Since returning to the United States, life has returned to “normal”. I have spent the last month working, in meetings, and hanging out with friends in my free time, which is the typical agenda of my life. I think that is one of the hardest things that I have had to deal with since coming back: everything here is so routine. In Ecuador, everything was so new for me, and I was constantly excited to be doing new things and challenged by all of the different things that I was encountering. I guess that it is very easy to step outside of your routine when you are in a new country with different customs and a different native language, and I definitely find myself missing that a lot. Another aspect of returning to America that I have struggled with is getting caught up in my schedule and all of the little things that are going on around me. When we were in Ecuador, we were so laid back and focused on the important things: communicating with one another, volunteering at the school, trying new things, etc. I feel like my mind has been on overload since I have been back and so often I find myself thinking about things that are so insignificant in the grand scheme of things. I was very worried that I would return to LSU and not be able to “make a difference” or feel as satisfied as I did after returning from Ecuador. Luckily, I had the opportunity this summer to serve as a Parent Orientation Leader and put so many of my new and enhanced skills to use. I am leaving the orientation experience knowing that I did my best, and I (hopefully) helped parents and families adjust to their students’ transition to college as well as easing their own fears about the big changes going on in their own households.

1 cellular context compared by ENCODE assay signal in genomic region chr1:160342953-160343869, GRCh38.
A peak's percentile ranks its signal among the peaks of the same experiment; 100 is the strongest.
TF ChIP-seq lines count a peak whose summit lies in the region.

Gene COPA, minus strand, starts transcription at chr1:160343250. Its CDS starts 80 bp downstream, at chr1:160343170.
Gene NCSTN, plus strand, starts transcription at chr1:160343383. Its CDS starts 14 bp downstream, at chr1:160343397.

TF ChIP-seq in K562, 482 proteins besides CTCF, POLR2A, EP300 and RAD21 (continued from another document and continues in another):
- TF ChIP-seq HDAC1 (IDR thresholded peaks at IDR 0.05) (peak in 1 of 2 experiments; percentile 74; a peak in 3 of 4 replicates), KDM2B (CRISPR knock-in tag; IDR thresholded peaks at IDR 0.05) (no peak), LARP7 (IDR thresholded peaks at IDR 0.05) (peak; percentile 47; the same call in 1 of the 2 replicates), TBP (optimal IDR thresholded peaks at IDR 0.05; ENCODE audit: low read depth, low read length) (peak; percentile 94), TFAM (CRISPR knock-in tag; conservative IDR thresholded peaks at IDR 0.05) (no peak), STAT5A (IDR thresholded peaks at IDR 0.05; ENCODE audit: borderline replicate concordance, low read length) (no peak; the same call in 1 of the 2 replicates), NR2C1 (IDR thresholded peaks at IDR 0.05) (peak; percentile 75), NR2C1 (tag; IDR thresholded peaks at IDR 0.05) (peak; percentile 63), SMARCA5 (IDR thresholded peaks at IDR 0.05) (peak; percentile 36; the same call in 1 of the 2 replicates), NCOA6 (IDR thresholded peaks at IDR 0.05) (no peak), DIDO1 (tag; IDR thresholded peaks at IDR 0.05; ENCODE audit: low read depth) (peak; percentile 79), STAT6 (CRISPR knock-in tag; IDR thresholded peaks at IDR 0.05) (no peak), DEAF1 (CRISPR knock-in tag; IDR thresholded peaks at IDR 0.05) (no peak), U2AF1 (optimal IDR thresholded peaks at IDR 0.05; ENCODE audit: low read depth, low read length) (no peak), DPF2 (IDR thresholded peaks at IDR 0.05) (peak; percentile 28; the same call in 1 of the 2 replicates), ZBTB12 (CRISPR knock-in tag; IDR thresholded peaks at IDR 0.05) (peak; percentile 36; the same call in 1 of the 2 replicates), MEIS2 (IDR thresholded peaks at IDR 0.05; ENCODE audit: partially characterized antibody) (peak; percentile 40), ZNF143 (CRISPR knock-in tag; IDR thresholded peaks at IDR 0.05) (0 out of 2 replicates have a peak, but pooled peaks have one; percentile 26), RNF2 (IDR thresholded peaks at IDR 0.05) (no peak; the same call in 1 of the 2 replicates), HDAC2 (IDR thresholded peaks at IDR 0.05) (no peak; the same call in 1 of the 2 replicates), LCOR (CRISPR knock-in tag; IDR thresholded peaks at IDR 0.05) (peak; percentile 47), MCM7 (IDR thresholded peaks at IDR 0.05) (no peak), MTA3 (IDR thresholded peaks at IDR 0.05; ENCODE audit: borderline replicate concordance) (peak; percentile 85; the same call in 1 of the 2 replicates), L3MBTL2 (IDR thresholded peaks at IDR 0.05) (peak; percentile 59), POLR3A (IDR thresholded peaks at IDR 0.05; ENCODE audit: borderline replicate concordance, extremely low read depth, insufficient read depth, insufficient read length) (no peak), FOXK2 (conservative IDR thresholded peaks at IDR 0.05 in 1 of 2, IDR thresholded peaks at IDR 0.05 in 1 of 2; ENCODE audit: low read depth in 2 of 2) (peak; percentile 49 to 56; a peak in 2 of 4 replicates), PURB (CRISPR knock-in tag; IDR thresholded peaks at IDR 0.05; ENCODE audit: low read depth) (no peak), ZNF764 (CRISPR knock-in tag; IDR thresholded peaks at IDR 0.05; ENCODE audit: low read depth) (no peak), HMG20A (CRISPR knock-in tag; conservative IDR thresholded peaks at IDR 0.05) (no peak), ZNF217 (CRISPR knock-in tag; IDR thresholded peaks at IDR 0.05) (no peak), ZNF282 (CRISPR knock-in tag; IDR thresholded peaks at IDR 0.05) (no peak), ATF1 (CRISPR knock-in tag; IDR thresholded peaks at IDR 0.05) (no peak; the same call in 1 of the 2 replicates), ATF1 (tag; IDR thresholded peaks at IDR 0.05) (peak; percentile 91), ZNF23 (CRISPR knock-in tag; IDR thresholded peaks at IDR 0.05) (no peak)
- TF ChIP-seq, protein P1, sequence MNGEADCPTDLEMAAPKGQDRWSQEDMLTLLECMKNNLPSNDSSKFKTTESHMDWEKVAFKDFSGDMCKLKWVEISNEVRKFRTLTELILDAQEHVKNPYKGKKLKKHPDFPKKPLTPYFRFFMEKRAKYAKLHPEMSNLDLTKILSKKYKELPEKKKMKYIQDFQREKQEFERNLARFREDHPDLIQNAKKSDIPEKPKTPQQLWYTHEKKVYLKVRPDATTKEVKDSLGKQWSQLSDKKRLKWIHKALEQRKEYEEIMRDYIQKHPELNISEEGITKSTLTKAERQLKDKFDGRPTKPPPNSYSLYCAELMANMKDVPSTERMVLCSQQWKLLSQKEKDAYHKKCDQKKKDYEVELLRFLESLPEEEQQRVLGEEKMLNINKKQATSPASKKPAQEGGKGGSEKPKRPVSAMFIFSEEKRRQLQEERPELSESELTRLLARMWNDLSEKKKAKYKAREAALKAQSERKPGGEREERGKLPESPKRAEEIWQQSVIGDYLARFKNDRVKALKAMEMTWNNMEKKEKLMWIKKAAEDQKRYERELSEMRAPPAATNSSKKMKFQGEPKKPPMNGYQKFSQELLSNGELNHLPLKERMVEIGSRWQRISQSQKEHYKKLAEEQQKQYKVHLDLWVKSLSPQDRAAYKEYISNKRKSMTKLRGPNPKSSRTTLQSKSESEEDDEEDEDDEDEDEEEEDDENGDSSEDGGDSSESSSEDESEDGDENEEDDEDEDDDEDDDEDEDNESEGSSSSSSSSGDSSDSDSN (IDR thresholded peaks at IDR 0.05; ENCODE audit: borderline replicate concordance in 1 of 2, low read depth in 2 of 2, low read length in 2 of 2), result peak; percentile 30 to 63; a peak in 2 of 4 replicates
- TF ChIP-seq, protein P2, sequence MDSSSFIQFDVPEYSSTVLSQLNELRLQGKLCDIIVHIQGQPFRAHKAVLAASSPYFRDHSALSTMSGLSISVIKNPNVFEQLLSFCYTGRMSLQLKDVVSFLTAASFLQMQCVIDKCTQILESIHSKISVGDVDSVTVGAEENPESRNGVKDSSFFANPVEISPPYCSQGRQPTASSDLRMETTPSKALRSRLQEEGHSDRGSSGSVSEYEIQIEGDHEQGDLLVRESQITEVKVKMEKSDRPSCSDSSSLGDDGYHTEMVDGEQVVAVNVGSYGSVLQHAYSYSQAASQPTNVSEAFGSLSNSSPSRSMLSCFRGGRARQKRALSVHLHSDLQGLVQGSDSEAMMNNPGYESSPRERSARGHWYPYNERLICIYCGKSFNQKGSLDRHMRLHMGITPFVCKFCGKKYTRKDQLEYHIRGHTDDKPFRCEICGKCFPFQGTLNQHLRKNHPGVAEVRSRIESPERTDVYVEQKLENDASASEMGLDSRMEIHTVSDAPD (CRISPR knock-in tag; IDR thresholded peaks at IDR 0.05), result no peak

After reading the article, there were two statements that really left a mark on me. “Talent is universal, but opportunity is not.” I reread this quote after I saw it the first time because it was so remarkable , and when I think about our experience in Ecuador, I could not agree more with this statement. It is so true that the family, country, or situation that we are born into defines our lives. It can be a blessing for some and unfortunate for others, and it all depends on things that we cannot control. We met some incredible people in Ecuador, especially at the school that we were volunteering at. It hurts sometimes to realize the privilege that I have been given throughout my life and then wonder why the kids or the teachers at that school were not given the life that I was. Frankly, it is not very fair, but they always say that life is not fair. However, what is fair is that we all have the capacity to care and love one another, and this thought is perfectly summed up by the second quote from the article: “compassion shouldn’t depend, one way or the other, on the color of one’s skin.” That is the most important lesson that I learned from my time in Ecuador, and it is something that I hope to hold onto for the rest of my life. The kids and teachers looked different than us, and we spoke different languages; however, that did not stop us from showing an immense amount of love to each other. I left that school in tears because I realized how much the teachers and kids actually cared about us and how much we cared about them. I never wanted to leave because I had never felt love that strong before. When leaving for Ecuador, I was hoping that we could go in and impact the lives of the Ecuadorian people, but I never thought about how much they would impact our lives. I will always be thankful for this experience, and I sincerely hope that I can end up back in Ecuador some day. One last time: #GeauxEcuador